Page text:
Questions for College Students? How to Connect on a Campus Visit

High schoolers, when you are touring a university, you probably have plenty of questions for college students. It only makes sense. After all, these are the people who can give you unfiltered opinions of what it was like to be an applicant and why they decided this was the school for them. 

However, on a college campus, everyone seems busy with something: running to class, talking with friends, or studying for a test. You may be unsure how to find people who will talk with you. While there is no magic formula, here are five great opportunities you can use to make that connection.

1. Admissions-organized Activities

Some colleges offer visiting high schoolers the chance to meet with current students. Admissions officers will usually not be present for these conversations so that students can speak more freely. 

Expect honest answers to your questions for the college students. Generally, the participants in these programs care a lot about their school. This may lead them to open up about the things they love and the things they would change. Don't be afraid to ask about what you really want to know, like, "What's your least favorite part about the college?" or "What do people do for fun here?" You are likely to get a thorough response and an interesting discussion.

Check with the college to see if any of these opportunities are available to you:

  • Forums: high school students can ask their questions for college students in a casual group setting.
  • Shadowing: the high school student follows a college student through daily activities, such as classes or hanging out in the residence hall. 
  • Lunch conversations: high school students are paired with college students for scheduled meals at the university dining hall.

Each of these activities can help students get to know a school better, make good choices come application time, and prepare effectively for college interviews.

2. Meal Times

Even if there is no formal program for meeting students over lunch, ask the school for permission to visit the dining hall on your own. This is a great place to get answers to your questions for college students. Look for someone who does not seem engrossed in work, glued to a computer, or rushing through the meal because he or she has an exam in fifteen minutes.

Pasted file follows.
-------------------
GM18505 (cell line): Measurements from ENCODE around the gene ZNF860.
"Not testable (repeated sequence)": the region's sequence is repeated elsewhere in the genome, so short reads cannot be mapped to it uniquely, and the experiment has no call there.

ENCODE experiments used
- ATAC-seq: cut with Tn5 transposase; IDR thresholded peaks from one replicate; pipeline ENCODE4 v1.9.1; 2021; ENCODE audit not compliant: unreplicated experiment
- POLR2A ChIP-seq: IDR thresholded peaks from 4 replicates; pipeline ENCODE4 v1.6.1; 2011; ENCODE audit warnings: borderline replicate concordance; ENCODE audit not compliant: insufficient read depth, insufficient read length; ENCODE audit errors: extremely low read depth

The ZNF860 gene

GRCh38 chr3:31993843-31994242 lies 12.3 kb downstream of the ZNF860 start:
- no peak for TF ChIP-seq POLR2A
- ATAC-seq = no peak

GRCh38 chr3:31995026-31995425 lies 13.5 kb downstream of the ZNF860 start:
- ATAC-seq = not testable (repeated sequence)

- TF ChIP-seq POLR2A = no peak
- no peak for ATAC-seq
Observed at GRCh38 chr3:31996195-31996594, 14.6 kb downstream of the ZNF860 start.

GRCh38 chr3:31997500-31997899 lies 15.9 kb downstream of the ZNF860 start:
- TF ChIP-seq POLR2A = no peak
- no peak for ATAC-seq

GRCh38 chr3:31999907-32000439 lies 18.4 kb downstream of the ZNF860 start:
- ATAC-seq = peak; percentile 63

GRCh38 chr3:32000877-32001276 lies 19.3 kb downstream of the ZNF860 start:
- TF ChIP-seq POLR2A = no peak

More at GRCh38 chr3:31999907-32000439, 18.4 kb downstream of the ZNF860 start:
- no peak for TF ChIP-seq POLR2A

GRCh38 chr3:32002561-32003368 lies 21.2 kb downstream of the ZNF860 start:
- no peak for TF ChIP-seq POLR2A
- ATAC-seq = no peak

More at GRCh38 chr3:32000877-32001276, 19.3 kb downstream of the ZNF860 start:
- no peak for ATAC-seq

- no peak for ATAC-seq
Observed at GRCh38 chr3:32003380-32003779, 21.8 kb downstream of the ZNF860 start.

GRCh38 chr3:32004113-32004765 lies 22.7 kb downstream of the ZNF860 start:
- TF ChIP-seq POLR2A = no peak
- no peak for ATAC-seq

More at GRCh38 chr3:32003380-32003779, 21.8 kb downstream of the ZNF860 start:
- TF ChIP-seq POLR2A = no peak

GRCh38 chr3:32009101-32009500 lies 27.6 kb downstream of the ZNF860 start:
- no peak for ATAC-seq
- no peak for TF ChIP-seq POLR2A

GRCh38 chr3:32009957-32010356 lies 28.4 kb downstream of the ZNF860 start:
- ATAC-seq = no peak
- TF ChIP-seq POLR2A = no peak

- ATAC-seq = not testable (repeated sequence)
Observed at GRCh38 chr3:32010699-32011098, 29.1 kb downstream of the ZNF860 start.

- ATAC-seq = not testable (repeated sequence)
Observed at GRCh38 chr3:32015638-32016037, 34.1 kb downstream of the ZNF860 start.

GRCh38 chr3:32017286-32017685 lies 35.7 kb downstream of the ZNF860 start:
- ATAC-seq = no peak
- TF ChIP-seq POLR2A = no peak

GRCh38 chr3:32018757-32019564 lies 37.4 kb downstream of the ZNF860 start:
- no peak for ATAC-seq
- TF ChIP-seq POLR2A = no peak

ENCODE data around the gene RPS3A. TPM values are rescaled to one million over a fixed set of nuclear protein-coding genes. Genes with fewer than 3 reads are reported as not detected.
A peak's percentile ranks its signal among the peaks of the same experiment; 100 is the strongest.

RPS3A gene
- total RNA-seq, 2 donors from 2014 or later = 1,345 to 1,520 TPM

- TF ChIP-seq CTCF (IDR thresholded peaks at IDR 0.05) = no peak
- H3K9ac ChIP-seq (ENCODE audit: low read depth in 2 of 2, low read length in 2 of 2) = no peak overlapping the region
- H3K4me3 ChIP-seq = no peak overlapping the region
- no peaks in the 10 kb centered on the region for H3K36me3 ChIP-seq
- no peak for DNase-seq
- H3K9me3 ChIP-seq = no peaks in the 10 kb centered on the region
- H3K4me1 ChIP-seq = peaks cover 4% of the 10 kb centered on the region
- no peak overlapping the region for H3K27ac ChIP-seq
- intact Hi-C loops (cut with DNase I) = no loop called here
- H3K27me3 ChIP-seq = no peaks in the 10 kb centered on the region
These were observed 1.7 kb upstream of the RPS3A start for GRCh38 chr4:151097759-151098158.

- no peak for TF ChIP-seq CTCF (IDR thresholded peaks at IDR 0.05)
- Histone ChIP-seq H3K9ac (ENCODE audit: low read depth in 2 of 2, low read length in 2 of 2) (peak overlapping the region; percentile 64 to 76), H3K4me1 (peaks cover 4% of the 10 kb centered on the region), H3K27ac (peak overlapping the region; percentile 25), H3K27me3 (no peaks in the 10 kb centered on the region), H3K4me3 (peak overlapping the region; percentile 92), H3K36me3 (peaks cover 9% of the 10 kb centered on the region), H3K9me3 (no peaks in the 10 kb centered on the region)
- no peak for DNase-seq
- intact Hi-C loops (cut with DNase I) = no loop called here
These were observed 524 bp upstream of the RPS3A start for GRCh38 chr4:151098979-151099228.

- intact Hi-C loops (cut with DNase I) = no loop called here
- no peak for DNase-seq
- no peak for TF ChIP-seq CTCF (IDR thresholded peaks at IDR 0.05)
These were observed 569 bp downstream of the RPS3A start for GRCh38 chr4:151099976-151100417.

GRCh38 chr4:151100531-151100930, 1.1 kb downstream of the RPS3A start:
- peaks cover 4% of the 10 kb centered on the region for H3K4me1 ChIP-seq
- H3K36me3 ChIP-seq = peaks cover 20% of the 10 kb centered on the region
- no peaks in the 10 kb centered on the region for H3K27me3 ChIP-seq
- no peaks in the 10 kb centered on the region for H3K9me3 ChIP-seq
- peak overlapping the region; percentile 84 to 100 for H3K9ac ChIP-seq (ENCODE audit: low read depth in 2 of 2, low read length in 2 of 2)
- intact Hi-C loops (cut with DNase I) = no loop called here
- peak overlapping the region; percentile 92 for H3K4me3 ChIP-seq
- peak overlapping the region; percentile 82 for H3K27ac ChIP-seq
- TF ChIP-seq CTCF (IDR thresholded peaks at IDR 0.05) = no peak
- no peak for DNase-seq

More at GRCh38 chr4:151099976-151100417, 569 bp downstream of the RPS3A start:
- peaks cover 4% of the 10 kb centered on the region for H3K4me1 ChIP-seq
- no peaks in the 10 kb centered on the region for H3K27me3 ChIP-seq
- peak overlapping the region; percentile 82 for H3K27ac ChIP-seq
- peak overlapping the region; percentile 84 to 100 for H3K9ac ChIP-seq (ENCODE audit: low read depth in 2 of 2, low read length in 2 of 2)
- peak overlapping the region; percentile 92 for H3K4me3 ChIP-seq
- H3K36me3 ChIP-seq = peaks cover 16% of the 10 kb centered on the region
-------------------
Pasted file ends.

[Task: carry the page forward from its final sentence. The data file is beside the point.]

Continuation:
When you find a potential match, introduce yourself as a visiting high school student, and then see if it would be okay for you to sit with them and ask a few questions. Most college students remember what it was like to be an applicant, so they should react positively. 

As we mentioned in a previous article ("Six Underrated Ways to Decide If a College is Right For You") remember that you are talking with someone you don't know well. Use good judgment before revealing personal details about yourself. If you think it's appropriate, ask for that student's email address so that you can write later with follow-up questions.

3. Student Unions

Most colleges have a central gathering area that students use to promote activities, organizations, and events. This makes them perfect for your needs. 

Usually, volunteers take shifts for this promotional work, and there can be a lot of downtime. You may find that these students are very approachable and open to your college admissions questions. Some quick tips:

  • Look for organizations that interest you and that you might join if you attend the school.
  • Introduce yourself when the college student is not busy. 
  • Put your conversation on hold if some comes by to learn about what the student is promoting.

4. College Information Booths

The college information booth helps people find campus resources, and in many cases, it is managed by a current student. See if he or she is open to answering your questions about the college search. The nice thing here is that you get the best of both worlds: a student's perspective on campus issues and a well-informed source for college academics and programs. 

5. University Quads / Residence Hall Common Rooms

On a beautiful spring day, you may find droves of college students on the campus lawn playing sports, studying, or hanging out. 

This can be a good spot for you if you have questions for college students. However, it can be tough to tell from a distance if the group you want to approach is talking about TV from the previous night or if it is busy with an upcoming class assignment. Try introducing yourself and then asking if they have time to talk.

Residence hall common rooms can be good alternatives to the quad on bad-weather days. The drawback is that you may find fewer students there. Also, there may be "quiet rules" in effect to create a protected study space. Look for posted signs about these rules before you start up a conversation.

A Note for Parents about Questions for College Students

Parents, you may wonder whether you should take part in these conversations. On one hand, it is likely you have your own questions for college students: what they think about their studies, their financial packages, and the admissions process.

On the other hand, you are an authority figure. Your presence may affect your student's ability to ask questions openly. It can also impact how honestly a college student answers your child.

Before you visit campus, it's a good idea to talk with your high school student. Explain that you have questions, but provide reassurance that you will give space to him or her. Also, take a look at some of our other college tips for parents. By having an open dialogue about what you and your student want from the experience, you'll know when to step into the background.

Good luck in your talks, and have a great campus visit!

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